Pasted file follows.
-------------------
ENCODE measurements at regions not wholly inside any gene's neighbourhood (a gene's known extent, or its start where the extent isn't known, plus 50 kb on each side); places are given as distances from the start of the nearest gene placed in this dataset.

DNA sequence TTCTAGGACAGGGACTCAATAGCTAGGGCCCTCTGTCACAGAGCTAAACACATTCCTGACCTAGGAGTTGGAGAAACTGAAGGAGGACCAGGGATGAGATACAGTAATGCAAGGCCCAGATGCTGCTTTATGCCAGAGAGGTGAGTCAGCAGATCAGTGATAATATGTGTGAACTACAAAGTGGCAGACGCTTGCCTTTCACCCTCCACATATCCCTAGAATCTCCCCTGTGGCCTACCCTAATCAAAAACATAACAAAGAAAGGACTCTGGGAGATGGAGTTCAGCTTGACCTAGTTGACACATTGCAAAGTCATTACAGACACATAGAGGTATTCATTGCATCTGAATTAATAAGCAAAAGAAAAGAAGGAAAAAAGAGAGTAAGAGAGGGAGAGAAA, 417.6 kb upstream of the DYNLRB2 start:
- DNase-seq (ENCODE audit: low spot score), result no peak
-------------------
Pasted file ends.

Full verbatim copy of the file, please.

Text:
ENCODE measurements at regions not wholly inside any gene's neighbourhood (a gene's known extent, or its start where the extent isn't known, plus 50 kb on each side); places are given as distances from the start of the nearest gene placed in this dataset.

DNA sequence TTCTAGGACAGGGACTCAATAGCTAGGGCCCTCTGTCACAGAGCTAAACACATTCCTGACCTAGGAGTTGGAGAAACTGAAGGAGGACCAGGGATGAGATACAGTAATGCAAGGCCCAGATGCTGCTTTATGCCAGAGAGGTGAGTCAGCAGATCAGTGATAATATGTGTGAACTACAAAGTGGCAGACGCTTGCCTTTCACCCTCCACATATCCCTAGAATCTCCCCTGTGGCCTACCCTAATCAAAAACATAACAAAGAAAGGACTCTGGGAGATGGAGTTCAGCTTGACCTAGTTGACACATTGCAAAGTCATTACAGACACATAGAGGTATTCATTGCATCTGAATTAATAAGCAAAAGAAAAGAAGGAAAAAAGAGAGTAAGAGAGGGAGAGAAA, 417.6 kb upstream of the DYNLRB2 start:
- DNase-seq (ENCODE audit: low spot score), result no peak